Being old enough to die is an achievement, not a defeat, and the freedom it brings is worth celebrating argued social critic Ivan Illich in his 1975 book Medical Nemesis,
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What’s the ROI [Return on Investment]?” answers its own question with what amounts to a firm “not much”—and for all the reasons I have given here: the frequency of false positives, the dangers of the tests themselves (such as radiation), and the unlikelihood of finding a problem in a still-treatable stage.
It was the existence of widespread health insurance that turned fitness into a moral imperative. Something seems to be going very wrong with the human mind, not in its emotional responses to the world, which have always been a bit unreliable, but in its ability to perceive and understand that world.
A more informative foundation for macrophage classification should be based on the fundamental macrophage functions that are involved in maintaining homeostasis [a state of balance supposedly necessary for the health of the organism]. We propose three such functions: host defence, wound healing and immune regulation.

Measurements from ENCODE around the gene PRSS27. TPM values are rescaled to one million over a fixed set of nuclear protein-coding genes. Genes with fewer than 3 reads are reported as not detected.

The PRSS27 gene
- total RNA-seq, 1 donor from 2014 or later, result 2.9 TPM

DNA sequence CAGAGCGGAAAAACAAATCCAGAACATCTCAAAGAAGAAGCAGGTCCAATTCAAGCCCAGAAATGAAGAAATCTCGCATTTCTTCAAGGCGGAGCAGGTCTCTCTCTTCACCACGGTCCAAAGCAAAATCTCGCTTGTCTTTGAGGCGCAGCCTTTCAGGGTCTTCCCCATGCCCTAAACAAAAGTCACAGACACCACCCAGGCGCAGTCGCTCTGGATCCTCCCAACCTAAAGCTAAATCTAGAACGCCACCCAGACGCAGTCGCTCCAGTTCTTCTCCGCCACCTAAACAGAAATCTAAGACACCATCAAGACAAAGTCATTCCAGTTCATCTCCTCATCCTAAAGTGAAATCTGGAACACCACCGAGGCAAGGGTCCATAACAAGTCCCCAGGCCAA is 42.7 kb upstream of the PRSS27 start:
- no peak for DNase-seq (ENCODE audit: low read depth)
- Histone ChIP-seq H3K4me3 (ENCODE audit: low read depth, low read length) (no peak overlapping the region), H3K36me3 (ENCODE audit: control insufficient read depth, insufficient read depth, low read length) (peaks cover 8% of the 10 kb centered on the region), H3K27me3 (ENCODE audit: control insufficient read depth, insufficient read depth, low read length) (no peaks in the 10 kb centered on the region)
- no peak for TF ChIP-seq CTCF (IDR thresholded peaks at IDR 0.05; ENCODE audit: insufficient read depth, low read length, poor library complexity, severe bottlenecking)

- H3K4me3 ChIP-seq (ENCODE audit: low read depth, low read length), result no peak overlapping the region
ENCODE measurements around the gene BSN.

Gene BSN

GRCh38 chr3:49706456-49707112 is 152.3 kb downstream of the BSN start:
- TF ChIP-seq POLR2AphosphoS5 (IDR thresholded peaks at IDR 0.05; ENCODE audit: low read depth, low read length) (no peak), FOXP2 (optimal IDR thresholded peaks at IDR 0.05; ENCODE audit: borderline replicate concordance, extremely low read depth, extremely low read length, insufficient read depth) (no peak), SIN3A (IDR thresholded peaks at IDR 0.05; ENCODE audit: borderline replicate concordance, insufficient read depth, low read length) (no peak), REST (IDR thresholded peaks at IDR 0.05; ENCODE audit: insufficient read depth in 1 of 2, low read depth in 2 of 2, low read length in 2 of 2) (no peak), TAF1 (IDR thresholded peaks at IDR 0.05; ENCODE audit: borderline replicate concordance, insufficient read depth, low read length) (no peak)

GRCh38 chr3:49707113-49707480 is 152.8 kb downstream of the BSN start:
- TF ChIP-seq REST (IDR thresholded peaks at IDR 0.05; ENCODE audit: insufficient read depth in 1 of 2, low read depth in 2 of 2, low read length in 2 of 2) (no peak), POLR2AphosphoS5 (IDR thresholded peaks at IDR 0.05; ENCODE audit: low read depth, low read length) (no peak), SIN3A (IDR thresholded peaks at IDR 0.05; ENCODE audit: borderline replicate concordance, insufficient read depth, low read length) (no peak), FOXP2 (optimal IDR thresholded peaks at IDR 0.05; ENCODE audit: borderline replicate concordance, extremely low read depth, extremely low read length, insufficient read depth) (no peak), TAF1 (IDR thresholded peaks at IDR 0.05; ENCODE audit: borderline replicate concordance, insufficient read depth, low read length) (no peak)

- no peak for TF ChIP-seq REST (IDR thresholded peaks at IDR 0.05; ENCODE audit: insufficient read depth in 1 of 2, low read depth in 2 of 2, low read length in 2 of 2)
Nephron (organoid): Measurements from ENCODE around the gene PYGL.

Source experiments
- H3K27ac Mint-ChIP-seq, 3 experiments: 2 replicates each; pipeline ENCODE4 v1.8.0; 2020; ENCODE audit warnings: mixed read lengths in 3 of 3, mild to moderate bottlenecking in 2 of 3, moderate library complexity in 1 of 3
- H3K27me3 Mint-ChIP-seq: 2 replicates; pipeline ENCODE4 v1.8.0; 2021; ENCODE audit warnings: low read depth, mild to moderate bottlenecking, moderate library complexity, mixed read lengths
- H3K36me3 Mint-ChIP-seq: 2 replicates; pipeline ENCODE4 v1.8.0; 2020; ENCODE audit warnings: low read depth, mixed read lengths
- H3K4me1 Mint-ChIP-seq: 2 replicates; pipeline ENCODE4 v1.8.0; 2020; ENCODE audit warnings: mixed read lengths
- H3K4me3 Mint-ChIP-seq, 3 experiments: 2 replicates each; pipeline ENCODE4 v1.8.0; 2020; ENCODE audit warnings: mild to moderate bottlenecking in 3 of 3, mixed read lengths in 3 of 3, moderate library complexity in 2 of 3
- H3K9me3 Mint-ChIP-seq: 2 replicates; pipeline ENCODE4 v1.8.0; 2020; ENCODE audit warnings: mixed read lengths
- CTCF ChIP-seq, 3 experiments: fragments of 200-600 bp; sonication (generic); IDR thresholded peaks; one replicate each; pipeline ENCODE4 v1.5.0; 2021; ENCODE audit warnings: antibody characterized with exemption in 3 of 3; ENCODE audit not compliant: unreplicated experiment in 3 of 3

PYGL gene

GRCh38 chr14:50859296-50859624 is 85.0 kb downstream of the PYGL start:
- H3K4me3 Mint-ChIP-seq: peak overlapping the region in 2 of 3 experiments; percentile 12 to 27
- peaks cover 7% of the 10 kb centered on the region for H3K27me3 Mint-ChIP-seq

Many historians have argued that the rise of self-awareness starting in roughly the seventeenth century was associated with the outbreak of an epidemic of “melancholy” in Europe at about the same time, and subjective accounts of that disorder correspond very closely with what we now call “depression.”
The immunologist Alfred Tauber wrote of the self as a metaphor for the immune system, but that can be turned around;the immune system is a metaphor for the self. Its ostensible job is the defense of the organism, but it is potentially a treacherous defender, like the Praetorian guard that turns against the emperor.
On his deathbed Bertolt Brecht wrote: When in my white room at the Charité I woke towards morning And heard the blackbird, I understood Better. Already for some time I had lost all fear of death. For nothing Can be wrong with me if I myself Am nothing. Now I managed to enjoy The song of every blackbird after me too.
It's possible I'm a weird person, you know, and if I could only write for people who are like me, I wouldn't have any audience at all. Ultimately, I'm my audience. I'm writing stories for myself. I don't have kids of my own, and I don't hang around kids all that much. Maybe that puts me at a disadvantage.
I pitched the idea to FX that there's this larger 'Fargo' universe where there's true crime in the upper Midwest, and I can tell stories from any era of that. Maybe they connect to the first season or the movie, or maybe they don't. It's just a style of storytelling. We're under the auspices of being a true story that isn't true.